College Educators Push for Better Pay, Affordable Tuition and Press Protection

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More than 30 educators and five students from colleges around Virginia visited almost 90 legislators’ offices this week to advocate for higher education initiatives.

Higher Education Advocacy Day, held Thursday, included faculty from James Madison,  George Mason, Virginia Commonwealth and Virginia Union universities as well as community colleges around the state.

Access to affordable higher education was a key talking point. Gov. Ralph Northam’s proposal for the upcoming budget increases financial aid for eligible students by more than $45 million. The governor’s proposal also includes increasing support for the Virginia Tuition Assistance Grant Program (TAG), which currently provides up to $3,400 in tuition for undergraduate students attending private, nonprofit colleges in Virginia. The grant would increase to $4,000 per undergraduate student.

“We believe these are important investments in access to higher education and urge the General Assembly to adopt these budget proposals,” organizers said in their talking points.

Another concern for educators was faculty compensation. Virginia’s college faculty salaries are lower than salaries at peer institutions. Organizers said competitive salaries are key to retaining quality educators and researchers.

“If we invest in education, there will be higher returns,” said Patricia Cummins, professor of world studies at VCU.

Educators also lobbied for House Bill 36, patroned by Delegates Chris Hurst, D-Montgomery and Danica Roem, D-Prince William. This bill ensures student journalists the right to exercise freedom of speech and the press in school sponsored media. Sen. David Marsden, D-Fairfax, introduced the companion bill in the Senate, SB80.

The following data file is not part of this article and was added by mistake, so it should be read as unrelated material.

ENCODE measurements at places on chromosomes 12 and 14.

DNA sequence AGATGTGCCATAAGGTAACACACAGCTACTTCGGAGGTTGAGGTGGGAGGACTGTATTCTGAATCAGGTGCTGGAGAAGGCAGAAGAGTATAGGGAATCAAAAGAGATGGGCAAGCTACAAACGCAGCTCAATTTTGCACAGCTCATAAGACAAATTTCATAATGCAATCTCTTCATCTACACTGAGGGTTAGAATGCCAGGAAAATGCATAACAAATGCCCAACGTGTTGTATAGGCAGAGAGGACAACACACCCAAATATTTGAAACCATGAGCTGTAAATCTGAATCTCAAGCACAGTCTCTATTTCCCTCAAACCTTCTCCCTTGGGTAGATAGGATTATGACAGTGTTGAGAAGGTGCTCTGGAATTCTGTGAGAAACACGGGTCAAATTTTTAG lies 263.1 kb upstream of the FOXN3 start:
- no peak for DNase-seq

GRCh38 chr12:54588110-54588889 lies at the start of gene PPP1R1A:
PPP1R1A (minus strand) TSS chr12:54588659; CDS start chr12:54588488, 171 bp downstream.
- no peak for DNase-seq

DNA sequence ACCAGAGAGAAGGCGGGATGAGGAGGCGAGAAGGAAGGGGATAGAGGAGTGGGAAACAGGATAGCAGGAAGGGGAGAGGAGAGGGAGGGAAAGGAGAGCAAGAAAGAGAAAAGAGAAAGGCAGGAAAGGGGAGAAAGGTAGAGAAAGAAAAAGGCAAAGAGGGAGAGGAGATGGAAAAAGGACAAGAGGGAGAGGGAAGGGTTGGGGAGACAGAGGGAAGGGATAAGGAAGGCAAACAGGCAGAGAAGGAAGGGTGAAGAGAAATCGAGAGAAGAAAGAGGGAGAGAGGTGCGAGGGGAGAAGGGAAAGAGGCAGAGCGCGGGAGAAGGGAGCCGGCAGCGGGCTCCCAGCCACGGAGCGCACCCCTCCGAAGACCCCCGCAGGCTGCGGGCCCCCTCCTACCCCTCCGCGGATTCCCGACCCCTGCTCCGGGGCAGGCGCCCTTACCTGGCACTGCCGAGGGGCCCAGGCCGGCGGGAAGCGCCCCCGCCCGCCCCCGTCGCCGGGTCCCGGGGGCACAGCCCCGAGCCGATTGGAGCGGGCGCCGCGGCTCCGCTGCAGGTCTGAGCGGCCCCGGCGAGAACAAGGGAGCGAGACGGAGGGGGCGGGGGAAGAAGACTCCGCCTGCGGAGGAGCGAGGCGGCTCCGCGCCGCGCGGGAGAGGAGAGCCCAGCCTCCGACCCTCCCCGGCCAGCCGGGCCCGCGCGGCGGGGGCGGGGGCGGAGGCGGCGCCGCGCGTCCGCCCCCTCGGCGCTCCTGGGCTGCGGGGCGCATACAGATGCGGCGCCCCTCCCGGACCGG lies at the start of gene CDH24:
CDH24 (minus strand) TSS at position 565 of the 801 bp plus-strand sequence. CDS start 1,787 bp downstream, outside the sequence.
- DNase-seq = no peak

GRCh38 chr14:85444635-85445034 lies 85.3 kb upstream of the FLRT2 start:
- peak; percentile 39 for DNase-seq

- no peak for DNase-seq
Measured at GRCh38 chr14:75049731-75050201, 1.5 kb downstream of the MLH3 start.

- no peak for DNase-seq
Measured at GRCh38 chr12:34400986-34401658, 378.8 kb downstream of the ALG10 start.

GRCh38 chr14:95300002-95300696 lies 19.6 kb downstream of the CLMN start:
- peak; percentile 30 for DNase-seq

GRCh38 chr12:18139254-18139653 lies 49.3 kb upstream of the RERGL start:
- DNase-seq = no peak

“Journalism is not public relations for a school system,” said Roem, a former journalist for the Gainesville Times and the Prince William Times. “Just because an administration official doesn’t like your story does not mean they should have the ability to censor what you are trying to reveal or what you are trying to report.”

Attendants also advocated for SB220 which allows individuals registered under the Deferred Action for Childhood Arrivals program to receive in-state tuition at public colleges. Meanwhile, HB 1179, gives refugees and those with Special Immigrant Visas who reside in the commonwealth the right to apply for in-state tuition at such institutions.

Educators also anticipate there will be bills to address the Virginia Supreme Court’s decision in Transparent GMU v. George Mason University in which the court found that the university’s fundraising foundation is not a public entity and therefore not subject to Freedom of Information Act requests.

“These bills would make it statutory that a foundation is ‘of the public body,’ and thus subject to FOIA requests,” according to the talking points. “We will support this legislation.”

Event organizers also were concerned about certain bills, including HB 228, sponsored by Del. Nicholas Freitas, R-Culpeper. The bill allows students or student organizations to sue colleges or their employees for violating laws relating to campus free speech.

“Virginia law already protects students’ First Amendment rights, including the right of student organizations with a religious or political mission to limit organization leadership to persons committed to that mission,” stated the talking points. “Presumably students already have the right to seek legal action. Introducing specific language into Code seems to invite judicialization of internal management of student life.”

By Jeffrey Knight / Capital News Service